Tidal inlet morphology is strongly dependent on local hydrodynamic conditions that rely on wave/tide dominance. In some places, this hydrodynamic context exhibits a very strong seasonal pattern, showing tide-induced morphologies in summer and wave-induced ones in winter. The Barra Nova tidal inlet in Algarve, South Portugal, presents such characteristics. Short term morphological changes were investigated during an extensive field campaign carried on in February and March 1999, after the winter storm period. This study integrates both topo-bathymetric surveys and remotely sensed video data in order to assess the morphological evolution of the inlet system during the transitional period following storms. Comparison of datasets issued from these two direct and indirect methods has shown a very good agreement (errors usually less than 10 cm in elevation) that allows the quantification of morphological changes of the entire inlet system during the whole period of video observation.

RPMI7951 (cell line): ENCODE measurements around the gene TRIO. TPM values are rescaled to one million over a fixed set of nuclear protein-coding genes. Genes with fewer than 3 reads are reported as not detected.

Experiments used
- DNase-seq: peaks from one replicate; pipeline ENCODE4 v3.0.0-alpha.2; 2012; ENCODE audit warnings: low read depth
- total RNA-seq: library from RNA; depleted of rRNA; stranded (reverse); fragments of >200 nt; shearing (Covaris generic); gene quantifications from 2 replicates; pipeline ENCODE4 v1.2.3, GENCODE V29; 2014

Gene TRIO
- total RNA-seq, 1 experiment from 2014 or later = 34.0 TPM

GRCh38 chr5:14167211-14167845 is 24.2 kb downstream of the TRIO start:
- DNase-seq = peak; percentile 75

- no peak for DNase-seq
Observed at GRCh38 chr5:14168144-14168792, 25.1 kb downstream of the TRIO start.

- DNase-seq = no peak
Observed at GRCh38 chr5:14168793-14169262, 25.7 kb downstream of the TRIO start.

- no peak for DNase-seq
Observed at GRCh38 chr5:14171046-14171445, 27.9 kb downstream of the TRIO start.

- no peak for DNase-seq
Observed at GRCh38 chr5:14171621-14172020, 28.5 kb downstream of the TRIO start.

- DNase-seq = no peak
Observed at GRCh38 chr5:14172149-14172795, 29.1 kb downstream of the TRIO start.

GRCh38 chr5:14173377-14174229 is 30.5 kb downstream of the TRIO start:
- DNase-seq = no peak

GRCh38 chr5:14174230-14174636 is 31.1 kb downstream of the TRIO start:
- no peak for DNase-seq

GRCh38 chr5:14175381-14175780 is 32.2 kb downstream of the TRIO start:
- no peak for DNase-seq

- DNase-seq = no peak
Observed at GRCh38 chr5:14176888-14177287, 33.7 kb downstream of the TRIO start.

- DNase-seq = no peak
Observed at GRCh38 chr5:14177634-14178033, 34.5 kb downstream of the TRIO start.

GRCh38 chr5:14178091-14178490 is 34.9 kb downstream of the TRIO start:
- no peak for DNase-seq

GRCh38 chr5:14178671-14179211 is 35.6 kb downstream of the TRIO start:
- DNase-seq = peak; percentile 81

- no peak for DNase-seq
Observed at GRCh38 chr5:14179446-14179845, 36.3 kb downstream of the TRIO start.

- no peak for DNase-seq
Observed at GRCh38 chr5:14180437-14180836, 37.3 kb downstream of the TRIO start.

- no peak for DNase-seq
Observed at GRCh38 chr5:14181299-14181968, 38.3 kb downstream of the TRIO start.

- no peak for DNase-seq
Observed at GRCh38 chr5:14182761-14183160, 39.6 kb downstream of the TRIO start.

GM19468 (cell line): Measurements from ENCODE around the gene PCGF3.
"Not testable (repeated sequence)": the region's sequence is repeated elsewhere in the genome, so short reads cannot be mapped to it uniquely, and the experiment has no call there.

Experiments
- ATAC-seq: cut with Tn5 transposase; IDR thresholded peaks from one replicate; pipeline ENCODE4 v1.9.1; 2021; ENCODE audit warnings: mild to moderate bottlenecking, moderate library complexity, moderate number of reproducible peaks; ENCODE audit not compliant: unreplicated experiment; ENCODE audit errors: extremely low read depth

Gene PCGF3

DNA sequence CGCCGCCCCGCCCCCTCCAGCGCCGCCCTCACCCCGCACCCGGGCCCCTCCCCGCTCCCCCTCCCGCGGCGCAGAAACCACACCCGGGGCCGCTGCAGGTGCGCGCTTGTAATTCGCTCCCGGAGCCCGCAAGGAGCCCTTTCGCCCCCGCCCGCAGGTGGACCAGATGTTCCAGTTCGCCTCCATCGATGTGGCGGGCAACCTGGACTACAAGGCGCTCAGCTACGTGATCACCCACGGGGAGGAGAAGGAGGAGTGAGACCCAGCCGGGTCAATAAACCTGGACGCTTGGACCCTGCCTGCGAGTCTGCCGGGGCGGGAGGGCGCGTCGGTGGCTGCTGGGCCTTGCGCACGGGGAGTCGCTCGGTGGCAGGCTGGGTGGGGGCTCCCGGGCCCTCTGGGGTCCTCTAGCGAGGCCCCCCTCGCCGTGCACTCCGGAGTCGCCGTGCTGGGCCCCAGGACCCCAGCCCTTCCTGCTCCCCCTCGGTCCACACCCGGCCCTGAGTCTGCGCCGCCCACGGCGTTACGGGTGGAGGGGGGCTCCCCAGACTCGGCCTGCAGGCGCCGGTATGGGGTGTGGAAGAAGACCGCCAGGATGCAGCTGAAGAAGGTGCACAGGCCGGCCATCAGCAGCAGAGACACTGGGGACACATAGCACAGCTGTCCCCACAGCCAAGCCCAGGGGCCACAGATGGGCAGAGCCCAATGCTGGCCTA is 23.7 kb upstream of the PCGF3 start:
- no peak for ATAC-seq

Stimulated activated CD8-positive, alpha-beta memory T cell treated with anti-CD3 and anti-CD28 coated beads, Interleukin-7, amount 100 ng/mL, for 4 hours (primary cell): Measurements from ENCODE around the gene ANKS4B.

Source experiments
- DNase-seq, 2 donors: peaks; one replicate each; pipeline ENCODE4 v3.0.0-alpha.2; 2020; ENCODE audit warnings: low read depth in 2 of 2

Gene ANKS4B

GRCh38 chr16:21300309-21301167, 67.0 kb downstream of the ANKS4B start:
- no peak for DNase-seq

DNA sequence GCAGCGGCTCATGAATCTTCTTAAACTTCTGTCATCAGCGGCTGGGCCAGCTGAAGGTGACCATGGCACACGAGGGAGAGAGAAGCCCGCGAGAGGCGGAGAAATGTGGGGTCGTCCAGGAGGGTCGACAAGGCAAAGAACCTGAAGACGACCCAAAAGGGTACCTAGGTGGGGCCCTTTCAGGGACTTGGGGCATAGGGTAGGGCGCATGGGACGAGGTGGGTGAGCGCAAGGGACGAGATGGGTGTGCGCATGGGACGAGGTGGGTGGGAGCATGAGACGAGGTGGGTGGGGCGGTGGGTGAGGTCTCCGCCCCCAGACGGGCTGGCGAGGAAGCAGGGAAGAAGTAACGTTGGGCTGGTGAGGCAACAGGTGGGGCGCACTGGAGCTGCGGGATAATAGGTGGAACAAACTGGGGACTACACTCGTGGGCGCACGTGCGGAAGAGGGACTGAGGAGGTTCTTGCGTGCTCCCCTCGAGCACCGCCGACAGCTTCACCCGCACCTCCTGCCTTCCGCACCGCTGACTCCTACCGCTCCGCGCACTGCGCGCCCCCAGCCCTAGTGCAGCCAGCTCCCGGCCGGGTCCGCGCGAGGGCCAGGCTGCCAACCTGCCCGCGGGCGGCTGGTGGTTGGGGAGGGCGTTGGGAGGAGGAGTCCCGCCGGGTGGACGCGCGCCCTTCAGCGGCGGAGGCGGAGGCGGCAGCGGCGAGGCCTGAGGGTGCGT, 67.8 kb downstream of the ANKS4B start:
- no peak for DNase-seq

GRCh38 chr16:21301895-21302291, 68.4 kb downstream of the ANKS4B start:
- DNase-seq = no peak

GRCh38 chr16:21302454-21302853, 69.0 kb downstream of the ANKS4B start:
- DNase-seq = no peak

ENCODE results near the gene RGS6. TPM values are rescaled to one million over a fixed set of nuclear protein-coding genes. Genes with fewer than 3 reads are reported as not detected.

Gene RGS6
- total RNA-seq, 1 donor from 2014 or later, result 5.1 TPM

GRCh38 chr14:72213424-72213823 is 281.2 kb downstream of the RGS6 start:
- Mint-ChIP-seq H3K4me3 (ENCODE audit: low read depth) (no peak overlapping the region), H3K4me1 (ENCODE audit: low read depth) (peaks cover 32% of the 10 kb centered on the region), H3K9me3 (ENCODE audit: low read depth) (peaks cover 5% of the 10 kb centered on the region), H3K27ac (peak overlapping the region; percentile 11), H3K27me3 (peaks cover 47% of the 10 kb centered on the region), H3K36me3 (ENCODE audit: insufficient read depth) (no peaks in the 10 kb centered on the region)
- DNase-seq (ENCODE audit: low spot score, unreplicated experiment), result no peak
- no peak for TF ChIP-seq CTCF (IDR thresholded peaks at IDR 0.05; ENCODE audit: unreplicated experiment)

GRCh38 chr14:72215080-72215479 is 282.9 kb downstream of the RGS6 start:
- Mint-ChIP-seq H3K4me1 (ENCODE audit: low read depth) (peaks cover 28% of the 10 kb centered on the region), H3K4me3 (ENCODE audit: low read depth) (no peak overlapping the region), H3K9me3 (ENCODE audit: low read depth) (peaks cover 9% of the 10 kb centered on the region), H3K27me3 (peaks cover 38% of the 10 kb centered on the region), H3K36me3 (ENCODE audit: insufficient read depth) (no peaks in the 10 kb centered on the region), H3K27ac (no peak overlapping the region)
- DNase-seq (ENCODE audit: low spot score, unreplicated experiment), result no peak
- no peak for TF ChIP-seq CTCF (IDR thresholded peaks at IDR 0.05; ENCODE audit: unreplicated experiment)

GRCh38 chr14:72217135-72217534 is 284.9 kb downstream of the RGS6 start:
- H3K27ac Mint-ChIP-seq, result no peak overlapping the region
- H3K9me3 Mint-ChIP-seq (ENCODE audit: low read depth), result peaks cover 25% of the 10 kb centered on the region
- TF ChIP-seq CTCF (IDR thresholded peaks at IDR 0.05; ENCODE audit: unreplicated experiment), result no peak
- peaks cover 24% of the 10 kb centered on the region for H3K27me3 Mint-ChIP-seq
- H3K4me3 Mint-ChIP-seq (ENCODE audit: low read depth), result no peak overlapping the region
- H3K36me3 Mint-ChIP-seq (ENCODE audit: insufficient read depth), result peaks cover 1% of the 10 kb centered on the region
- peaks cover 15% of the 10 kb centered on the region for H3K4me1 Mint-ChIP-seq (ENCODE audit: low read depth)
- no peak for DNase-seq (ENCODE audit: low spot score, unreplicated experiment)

During a transitional period after winter storms, ebb shoals adjust rapidly to the new low wave energy conditions. They migrate eastwards (50 m in two weeks for the main sand bar of the downdrift swash platform), resulting in a global downdrift trending of the whole delta. This evolution, closely linked to the previous development of storm-induced features, tends to close the system. Despite a large retreat of Barreta Island during the storm event before the campaign, simultaneous downdrift migration of the inlet channel was not observed. Our results suggest that such a migration can occur only at the end of the transitional phase once the storm induced morphologies have been destroyed.

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